If you’re looking for a construction plant manufacturing success story on these shores then look no further than Thwaites. Construction Plant News pays a visit to the manufacturer’s West Midlands production facility.
There are some manufacturers who might proudly proclaim they are flying the flag for British manufacturing when in reality their production facilities are little more than assembly lines – where components are sourced, often from the four corners of the globe, and packaged into a whole. Not so with Thwaites, where the sounds and smells of the cutting, hammering and welding of an engineering workshop betrays a company that is full in command of as much of the process of making its product as is feasible.
From lengths of sheet steel to finished site dumpers, the Leomington Spa-based firm has been the expert in this muck shifting solution for over eight decades, having celebrated its 80th birthday just last year. In fact, Thwaites prides itself on being in full command of as much of the process as possible, which also means that it is ideally placed to provide just what its customer want without resorting to post-production modifications by third parties.
Thwaites might have a long tradition of manufacturing but that’s not to say that the company has not moved with the times. In our visit to a factory that spans some sixty acres, technologies which are quite literally cutting edge are in evidence, including the latest plasma cutters and robotic welders. “Raw materials are expensive and, whilst we have no influence over how much they cost, we can ensure that we are full utilising them,” explains Thwaites MD, Ian Brown. “That’s why our digitally controlled laser cutters are designed to extract the maximum amount possible from sheet steel, and any wastage is then recycled.”
This kind of innovation doesn’t come cheap, of course, and last year Thwaites made a £1 million investment in machinery, including a Trumpf Fibre Laser – the TruLaser 3030. It can cut steel of up to 20mm thickness and, thanks to smooth cutting edges, there’s no need for any deburring. Also new to the factory, an IGM P2W- 20 automated welding machine can automatically weld over 100 separate components using a 6 axis robot arm.
Thwaites actually introduced robot welding more than 12 years ago, but with some of the more intricate welds that a dumper’s skip requires, the skilled hands of expert and experienced workers are required. A 6 tonne dumper, which still represents the market’s volume product, takes around 15 man hours to assemble and the whole process, including hand painting, is in-house. Once the chassis is complete the unit moves to assembly, where one operative is then charged with the responsibility of building the machine from a trolley of pre-picked parts. The testing of components is carried out at every stage, before the finished dumper is given its PDI or Pre-despatch Inspection. As the money Thwaites has spent on its production lines can testify, building dumpers that have become synonymous with the very best in this machine class is about much more than just metal bashing, but it’s not just in the making of its products in which the company has been at the forefront of new developments.
Rarely for a modern manufacturer, Thwaites are a specialist in what they do, largely resisting the urge to diversify into other areas throughout their long history. What that offers is a unique level of expertise in a category of construction plant that has been under significant scrutiny of late. In order to address issues around visibility and operator comfort, site dumpers have recently been subject to additions and redesigns. In the interests of the welfare of their workers, some construction companies have taken the view that the practice of leaving the driver exposed to the elements should now be behind us, for instance, but what might surprise some is that Thwaites has actually been making cabbed units for 25 years, with its latest option now available on the 9-tonne forward tip, 6-tonne forward tip and 6-tonne powerswivel dumpers.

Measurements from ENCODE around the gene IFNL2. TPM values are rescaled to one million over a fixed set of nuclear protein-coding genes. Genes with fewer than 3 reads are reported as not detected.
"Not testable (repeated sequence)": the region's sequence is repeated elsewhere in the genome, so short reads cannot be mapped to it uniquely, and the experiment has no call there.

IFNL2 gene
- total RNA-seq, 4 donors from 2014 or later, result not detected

At the time of our visit, a 9-tonne example was being proudly displayed at the entrance to the Thwaites head office. “This is not just a unit with a cab added,” continues Ian Brown. “The entire upper section has been redesigned to accommodate the Level 2 ROPS and FOPS structure.” Not only that but the addition of a camera system affords the individual at the controls with complete 360º vision, and again cameras are an option that Thwaites has been providing to its customers for many years. Often it’s the detail in the design that can make a big difference, with features like three steps up to the cab and not two, with grab rails providing three points of contact, making for safer access, whilst end users can now also benefit from a heating and ventilation system. Although the cabbed models still promise to be a very small part of overall sales, it is an example of providing what some customers have asked for and that is certainly one reason for this company’s continued success.
Of course, that’s not the only reason, because the Warwickshire firm has built a reputation for supplying a robust and simple solution to muck shifting on site, and with the housebuilding sector in particular currently experiencing considerable growth there is strong demand for the company’s products. It was in October 1937 that the story began with eponymous founder, Basil Thwaites setting up what was originally an agricultural engineering company, with the first dumpers following in the ‘40s. Fast forward to 2018 and the humble site dumper is still yet to be surpassed as a construction industry solution.